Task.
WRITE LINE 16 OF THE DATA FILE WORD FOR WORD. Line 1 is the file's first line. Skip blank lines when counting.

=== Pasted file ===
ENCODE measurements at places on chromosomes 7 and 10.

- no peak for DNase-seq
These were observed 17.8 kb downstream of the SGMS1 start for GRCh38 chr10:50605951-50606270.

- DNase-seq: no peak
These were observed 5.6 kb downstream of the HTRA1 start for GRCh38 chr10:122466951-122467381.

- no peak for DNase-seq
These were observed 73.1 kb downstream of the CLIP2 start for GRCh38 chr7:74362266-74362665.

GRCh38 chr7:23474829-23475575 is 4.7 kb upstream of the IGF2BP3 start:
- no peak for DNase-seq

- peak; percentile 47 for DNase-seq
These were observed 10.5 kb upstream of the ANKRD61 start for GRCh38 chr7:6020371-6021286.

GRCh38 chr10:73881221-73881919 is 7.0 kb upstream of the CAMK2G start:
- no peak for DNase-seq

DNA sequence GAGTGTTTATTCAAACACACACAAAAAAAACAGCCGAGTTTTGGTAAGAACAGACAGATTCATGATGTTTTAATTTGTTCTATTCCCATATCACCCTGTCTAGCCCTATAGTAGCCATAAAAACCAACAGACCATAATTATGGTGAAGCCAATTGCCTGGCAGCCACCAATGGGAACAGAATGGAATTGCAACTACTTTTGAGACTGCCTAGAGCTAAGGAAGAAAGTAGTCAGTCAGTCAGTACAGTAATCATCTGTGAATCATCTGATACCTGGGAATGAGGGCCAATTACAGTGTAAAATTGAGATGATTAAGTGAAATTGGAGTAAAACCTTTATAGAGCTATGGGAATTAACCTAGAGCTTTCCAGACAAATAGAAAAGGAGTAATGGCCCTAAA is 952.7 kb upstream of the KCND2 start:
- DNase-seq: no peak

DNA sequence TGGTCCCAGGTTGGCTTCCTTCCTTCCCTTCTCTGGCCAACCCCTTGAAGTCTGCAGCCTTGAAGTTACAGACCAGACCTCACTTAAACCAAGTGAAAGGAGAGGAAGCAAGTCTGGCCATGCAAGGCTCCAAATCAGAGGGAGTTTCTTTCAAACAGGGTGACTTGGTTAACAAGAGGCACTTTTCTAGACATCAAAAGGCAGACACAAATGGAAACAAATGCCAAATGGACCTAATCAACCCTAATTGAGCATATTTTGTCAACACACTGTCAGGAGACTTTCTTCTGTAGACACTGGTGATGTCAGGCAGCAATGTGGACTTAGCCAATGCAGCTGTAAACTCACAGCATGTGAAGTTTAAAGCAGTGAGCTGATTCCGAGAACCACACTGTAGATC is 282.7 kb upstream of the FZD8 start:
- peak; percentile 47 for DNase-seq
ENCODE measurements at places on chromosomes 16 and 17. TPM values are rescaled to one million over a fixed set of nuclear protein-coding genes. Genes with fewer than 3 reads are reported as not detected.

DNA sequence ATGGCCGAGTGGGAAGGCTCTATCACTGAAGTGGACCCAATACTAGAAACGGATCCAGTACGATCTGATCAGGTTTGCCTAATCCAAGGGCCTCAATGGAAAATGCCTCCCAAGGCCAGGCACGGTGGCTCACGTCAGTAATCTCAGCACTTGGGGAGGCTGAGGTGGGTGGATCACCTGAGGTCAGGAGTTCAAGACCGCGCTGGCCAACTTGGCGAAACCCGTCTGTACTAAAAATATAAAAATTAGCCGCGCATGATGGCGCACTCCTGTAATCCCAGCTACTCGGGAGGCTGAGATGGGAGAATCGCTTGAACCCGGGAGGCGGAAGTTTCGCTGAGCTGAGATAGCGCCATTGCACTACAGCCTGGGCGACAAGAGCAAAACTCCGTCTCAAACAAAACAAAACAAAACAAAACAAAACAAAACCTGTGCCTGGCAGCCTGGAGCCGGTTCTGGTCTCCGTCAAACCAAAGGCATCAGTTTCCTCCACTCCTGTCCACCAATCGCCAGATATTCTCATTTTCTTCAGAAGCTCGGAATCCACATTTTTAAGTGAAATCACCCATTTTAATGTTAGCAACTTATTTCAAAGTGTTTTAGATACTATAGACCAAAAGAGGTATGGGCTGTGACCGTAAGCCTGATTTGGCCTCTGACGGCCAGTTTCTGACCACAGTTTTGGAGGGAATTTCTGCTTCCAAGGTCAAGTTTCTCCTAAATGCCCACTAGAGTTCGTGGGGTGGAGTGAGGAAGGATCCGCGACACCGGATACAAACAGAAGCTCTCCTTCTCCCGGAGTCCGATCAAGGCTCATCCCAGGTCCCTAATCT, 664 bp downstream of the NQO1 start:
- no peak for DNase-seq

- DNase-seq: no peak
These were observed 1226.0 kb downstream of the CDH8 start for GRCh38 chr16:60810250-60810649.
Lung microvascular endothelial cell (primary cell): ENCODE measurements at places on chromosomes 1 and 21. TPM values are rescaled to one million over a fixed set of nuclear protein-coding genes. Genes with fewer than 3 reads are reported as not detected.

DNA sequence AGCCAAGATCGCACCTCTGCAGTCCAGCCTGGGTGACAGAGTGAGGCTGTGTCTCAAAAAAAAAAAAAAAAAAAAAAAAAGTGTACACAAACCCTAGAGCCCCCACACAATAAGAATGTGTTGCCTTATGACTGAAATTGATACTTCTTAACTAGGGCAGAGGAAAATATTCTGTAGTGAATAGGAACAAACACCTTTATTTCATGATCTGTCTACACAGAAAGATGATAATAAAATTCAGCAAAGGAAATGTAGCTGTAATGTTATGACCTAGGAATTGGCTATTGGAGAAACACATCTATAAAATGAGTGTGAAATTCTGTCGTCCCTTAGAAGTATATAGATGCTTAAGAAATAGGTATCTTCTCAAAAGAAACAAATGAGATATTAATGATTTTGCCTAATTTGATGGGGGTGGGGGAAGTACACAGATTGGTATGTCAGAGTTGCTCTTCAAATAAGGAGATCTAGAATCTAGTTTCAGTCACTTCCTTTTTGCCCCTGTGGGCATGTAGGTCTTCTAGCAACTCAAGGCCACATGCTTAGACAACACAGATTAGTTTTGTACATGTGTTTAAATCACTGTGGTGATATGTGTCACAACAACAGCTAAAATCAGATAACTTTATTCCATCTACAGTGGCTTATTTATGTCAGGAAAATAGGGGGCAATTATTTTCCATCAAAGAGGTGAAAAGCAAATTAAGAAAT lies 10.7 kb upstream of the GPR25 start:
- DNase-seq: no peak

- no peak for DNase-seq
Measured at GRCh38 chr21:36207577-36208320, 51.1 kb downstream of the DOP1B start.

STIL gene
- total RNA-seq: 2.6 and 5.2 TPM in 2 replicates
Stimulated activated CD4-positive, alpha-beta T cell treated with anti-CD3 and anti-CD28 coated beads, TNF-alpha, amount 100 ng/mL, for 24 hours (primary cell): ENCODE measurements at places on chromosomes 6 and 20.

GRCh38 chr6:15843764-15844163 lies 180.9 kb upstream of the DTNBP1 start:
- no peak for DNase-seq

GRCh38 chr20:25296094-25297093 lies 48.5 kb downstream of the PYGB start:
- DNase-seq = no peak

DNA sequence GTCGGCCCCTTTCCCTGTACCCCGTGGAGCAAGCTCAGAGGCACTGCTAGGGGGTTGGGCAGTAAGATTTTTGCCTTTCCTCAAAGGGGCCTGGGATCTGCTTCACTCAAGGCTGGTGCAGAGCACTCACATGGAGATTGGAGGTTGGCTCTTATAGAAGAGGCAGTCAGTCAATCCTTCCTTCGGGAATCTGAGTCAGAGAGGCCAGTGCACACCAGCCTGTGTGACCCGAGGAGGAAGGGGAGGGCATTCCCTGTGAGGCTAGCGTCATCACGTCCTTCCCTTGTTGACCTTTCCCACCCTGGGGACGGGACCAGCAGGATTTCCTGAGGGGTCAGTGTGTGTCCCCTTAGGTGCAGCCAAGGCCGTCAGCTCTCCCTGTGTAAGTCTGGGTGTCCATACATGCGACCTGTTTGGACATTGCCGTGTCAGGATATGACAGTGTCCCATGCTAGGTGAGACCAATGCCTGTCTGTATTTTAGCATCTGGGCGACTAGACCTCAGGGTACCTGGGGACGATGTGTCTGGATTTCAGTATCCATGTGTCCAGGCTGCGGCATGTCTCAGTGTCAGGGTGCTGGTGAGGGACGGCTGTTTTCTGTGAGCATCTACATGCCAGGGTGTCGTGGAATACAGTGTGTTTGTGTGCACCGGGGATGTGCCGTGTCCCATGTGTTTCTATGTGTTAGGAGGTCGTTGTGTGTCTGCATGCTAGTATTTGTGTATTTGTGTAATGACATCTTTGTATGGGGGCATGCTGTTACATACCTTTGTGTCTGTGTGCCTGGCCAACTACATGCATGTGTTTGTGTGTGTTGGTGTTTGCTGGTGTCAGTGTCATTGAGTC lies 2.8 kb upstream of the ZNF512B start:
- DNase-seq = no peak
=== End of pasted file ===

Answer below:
DNA sequence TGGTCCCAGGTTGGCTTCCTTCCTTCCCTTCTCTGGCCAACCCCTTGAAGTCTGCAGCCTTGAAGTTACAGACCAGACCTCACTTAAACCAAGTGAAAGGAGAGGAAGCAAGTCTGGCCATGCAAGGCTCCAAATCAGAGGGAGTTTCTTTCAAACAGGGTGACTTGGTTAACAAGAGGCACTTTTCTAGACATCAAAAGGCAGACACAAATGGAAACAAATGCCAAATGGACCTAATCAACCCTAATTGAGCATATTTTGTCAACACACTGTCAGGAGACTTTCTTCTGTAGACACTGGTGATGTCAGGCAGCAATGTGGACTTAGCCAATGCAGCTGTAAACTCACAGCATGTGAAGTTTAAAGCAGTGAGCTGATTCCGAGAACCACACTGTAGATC is 282.7 kb upstream of the FZD8 start: